Boston Bach Birthday 331 Program


Boston Bach Birthday 2016 title











Reserve your German Lunch or Balcony Seating Here


BOSTON BACH BIRTHDAY 331 – March 19, 2016

8AM – 6PM, at the First Lutheran Church of Boston

Free Admission, donation gratefully accepted

Sponsored jointly for the 8th consecutive year by the First Lutheran Church of Boston and the Boston Chapter, American Guild of Organists

Celebrating the 331st Birthday of Johann Sebastian Bach (March 21, 1685) and

Looking Towards the 500th Anniversary of the Reformation: 1517-2017

Organ: by Richards, Fowkes & Co., Opus X

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Concordia Lutheran High School Choir visits Boston

clhs choir
Here comes Concordia Lutheran High School! On Friday, February 26th at 7 pm, you can hear the prized A Cappella Choir of Concordia Lutheran High School from Fort Wayne, Indiana in concert at First Lutheran. Finalists in the Indiana State High School Choral Music Competition for the past three years, this 50-member chorus will spend a one-week tour in places like Toledo, Tonawanda NY, and just west of here in Fitchburg along with Boston of course!
Their program of sacred music will include several hymns to be sung by us all. To learn more about the group, visit their Facebook page.

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Boston Bach Birthday; Save the Date March 19th, 2016


Guess whose birthday is fast approaching once again?


That’s right, it’s him again!

The annual celebration of of J.S. Bach’s birthday will take place at First Lutheran Church on March 19th, 2016. A full dose of free and excellent music for fans of all ages will run from morning through evening including a cantata Vespers worship service, works for the organ and other instruments, a children’s program plus the festive German lunch.

Tune in to this space for more details shortly.


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Minister of Music Position Overview and Application Process



First Lutheran Church of Boston is seeking an accomplished minister of music to complement its ministry team in fulfilling its strategic vision of spreading the Gospel to the Greater Boston community.

First Lutheran Church of Boston (“FLC”) is a congregation of the Lutheran Church Missouri Synod (“LCMS”). FLC was established in 1839 in the city of Boston. Located since 1955 in the heart of Boston’s Back Bay, FLC consistently preaches the message of Christ crucified, risen and coming again.  FLC regularly has worship for up to 200 souls in two Sunday services and offers a complete schedule of festival services during the church year.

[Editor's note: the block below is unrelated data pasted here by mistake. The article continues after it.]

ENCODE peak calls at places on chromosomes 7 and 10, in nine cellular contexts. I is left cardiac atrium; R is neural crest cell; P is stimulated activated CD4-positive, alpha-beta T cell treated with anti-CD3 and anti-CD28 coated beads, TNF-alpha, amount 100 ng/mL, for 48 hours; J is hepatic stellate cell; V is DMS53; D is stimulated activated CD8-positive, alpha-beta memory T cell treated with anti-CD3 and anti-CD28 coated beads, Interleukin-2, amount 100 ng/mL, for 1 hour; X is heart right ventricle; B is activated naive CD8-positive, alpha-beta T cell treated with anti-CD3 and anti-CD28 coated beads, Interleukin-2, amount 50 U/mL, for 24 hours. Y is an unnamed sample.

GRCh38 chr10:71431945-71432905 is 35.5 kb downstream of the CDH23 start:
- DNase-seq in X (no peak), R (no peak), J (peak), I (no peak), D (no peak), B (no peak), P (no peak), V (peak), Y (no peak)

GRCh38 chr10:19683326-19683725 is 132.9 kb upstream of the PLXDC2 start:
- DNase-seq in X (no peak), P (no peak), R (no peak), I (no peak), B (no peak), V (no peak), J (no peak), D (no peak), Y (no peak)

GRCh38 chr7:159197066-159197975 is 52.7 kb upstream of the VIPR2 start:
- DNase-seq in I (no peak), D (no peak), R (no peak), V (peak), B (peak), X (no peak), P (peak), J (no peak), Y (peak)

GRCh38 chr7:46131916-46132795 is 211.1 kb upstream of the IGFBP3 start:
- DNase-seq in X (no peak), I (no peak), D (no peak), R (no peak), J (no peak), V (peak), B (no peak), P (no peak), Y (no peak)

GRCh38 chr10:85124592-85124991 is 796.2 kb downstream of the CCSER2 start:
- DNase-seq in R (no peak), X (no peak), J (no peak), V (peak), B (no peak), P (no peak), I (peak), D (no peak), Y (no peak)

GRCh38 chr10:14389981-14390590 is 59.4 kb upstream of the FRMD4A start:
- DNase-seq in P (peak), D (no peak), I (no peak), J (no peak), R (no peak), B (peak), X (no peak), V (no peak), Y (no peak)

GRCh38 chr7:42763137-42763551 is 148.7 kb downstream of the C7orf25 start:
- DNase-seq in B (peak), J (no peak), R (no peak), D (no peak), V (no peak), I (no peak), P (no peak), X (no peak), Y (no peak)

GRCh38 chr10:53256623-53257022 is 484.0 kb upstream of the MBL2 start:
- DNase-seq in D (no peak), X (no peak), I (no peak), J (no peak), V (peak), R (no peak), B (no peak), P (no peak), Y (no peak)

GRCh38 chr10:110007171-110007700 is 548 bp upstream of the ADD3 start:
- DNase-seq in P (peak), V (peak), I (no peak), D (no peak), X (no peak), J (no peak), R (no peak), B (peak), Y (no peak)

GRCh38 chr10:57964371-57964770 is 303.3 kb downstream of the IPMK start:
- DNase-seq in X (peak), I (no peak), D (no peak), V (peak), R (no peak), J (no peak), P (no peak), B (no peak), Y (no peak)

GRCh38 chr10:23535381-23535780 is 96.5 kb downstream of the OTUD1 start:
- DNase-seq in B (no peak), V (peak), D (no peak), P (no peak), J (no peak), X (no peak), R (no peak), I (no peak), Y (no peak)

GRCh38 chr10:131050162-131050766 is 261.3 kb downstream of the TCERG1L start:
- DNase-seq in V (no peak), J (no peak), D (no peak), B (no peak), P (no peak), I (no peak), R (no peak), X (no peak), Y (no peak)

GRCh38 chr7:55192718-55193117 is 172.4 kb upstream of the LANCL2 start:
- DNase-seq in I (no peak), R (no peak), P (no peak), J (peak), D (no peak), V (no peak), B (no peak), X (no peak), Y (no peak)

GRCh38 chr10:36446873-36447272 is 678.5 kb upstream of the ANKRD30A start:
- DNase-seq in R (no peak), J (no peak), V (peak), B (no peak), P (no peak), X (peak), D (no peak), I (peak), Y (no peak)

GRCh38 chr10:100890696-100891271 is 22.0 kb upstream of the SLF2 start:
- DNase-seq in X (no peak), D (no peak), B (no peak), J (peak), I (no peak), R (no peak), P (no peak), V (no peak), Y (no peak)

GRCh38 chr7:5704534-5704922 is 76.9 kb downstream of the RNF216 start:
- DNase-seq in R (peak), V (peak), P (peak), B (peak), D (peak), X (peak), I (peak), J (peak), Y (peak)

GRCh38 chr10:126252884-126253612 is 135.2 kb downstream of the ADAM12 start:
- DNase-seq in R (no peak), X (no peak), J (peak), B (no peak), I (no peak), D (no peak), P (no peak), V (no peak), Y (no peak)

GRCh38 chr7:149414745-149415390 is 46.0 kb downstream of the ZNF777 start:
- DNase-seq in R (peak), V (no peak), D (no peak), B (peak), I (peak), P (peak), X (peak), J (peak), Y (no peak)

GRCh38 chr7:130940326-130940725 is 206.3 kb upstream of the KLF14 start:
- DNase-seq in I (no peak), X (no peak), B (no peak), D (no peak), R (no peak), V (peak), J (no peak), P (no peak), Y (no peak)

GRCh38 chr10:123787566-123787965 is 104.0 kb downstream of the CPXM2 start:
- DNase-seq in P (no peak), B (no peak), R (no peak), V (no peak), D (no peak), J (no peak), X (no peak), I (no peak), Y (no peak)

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German Concert Organist Thiemo Janssen at FLC, Wednesday, Oct. 21, 8 p.m.

Dear friends of music at FLC,

I invite you to our special concert featuring German concert organist Thiemo Janssen, organist at the famous Arp-Schnitger-Organ (1688) in Norden/Eastern Frisia. Here is a video of him playing (in German!)

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Reformation’s 500th Anniversary Through Bach

Read about our Bach Vespers on the Boston Musical Intelligencer.

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First Lutheran Church of Boston Announces Special Bach Vespers Schedule for 2015-2016 Services Mark Start to Reformation Anniversary Celebration


FLC Bach Vespers Announcement

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Sept. 7 Labor Day Concert: Italian Wind Music from the 16-17th Centuries

Italian music for Cornetto and Recorder

Labor Day, September 7, 7:30 p.m.

First Lutheran Church of Boston


  • Nathaniel Cox, Cornetto
  • Heloise Degrugillier, recorder
  • Jacques Lee Wood, cello,
  • Bálint Karosi, harpsichord and organ

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Boston Early Music Festival June 7-13, 2015

FLC is a proud host of a series of events related to the 2015 Boston Early Music Festival, from June 7-13, 2015 . Founded in 1980 by a group of dedicated performers and instrument makers interested in promoting historical performance in the United States, the Boston Early Music Festival (BEMF) is now universally recognized as a leader in the field of early music. Through a wide array of acclaimed performances, exciting and educational events, and Grammy-nominated opera recordings, BEMF has earned its place as North America’s premier presenting organization for conservators and performers of music of the Medieval, Renaissance, Baroque, and Classical periods and has secured Boston’s reputation as “America’s early music capital” (The Boston Globe).

One of the most important features of each Festival is the remarkable array of Fringe Concerts—performances by nearly 100 soloists and ensembles from New England, North America, and Europe—that ilumine the the wonderful music and musicians of the Early Music field. The 2015 lineup will include concerts by Chatham Baroque, New York Continuo Collective, Pegasus Early Music with NYS Baroque, HESPERUS, and Musical Offering, to name but a few.

2015 BEMF Schedule at First Lutheran Church of Boston:


3pm Antico Moderno (Balint Karosi and Jacques Lee Wood, artistic co-directors)

New compositions by the winners of Antico Moderno’s first composers’ workshop. The Antico Moderno 2015 Composers Workshop offeres composers a chance to work closely with a professional period chamber ensemble so that they may enhance their knowledge of historical instruments  and performance practices and the musical/compositional possibilities these offer. Selected composers will have their works performed in this concert premiering the new works. FREE